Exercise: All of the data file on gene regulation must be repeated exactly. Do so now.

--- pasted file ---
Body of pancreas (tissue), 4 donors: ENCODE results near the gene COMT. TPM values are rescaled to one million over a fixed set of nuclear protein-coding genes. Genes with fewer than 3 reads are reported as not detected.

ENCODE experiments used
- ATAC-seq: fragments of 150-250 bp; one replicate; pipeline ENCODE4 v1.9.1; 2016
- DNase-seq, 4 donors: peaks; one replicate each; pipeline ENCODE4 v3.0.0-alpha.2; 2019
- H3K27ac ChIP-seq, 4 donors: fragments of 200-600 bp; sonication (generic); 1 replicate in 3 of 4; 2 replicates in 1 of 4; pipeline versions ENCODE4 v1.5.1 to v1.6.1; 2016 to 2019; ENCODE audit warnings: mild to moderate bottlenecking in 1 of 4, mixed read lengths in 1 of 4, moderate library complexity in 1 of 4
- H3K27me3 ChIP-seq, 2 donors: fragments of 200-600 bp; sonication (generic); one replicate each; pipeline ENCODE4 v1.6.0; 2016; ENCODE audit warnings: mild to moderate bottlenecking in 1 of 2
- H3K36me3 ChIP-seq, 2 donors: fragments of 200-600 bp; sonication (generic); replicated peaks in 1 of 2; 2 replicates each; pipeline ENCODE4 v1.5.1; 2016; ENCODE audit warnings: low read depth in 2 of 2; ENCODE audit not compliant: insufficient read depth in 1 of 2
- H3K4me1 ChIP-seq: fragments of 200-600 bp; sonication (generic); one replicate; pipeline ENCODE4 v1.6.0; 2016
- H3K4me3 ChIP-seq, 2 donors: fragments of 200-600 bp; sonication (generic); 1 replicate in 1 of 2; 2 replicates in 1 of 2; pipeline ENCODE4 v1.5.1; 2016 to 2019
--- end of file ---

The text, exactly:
Body of pancreas (tissue), 4 donors: ENCODE results near the gene COMT. TPM values are rescaled to one million over a fixed set of nuclear protein-coding genes. Genes with fewer than 3 reads are reported as not detected.

ENCODE experiments used
- ATAC-seq: fragments of 150-250 bp; one replicate; pipeline ENCODE4 v1.9.1; 2016
- DNase-seq, 4 donors: peaks; one replicate each; pipeline ENCODE4 v3.0.0-alpha.2; 2019
- H3K27ac ChIP-seq, 4 donors: fragments of 200-600 bp; sonication (generic); 1 replicate in 3 of 4; 2 replicates in 1 of 4; pipeline versions ENCODE4 v1.5.1 to v1.6.1; 2016 to 2019; ENCODE audit warnings: mild to moderate bottlenecking in 1 of 4, mixed read lengths in 1 of 4, moderate library complexity in 1 of 4
- H3K27me3 ChIP-seq, 2 donors: fragments of 200-600 bp; sonication (generic); one replicate each; pipeline ENCODE4 v1.6.0; 2016; ENCODE audit warnings: mild to moderate bottlenecking in 1 of 2
- H3K36me3 ChIP-seq, 2 donors: fragments of 200-600 bp; sonication (generic); replicated peaks in 1 of 2; 2 replicates each; pipeline ENCODE4 v1.5.1; 2016; ENCODE audit warnings: low read depth in 2 of 2; ENCODE audit not compliant: insufficient read depth in 1 of 2
- H3K4me1 ChIP-seq: fragments of 200-600 bp; sonication (generic); one replicate; pipeline ENCODE4 v1.6.0; 2016
- H3K4me3 ChIP-seq, 2 donors: fragments of 200-600 bp; sonication (generic); 1 replicate in 1 of 2; 2 replicates in 1 of 2; pipeline ENCODE4 v1.5.1; 2016 to 2019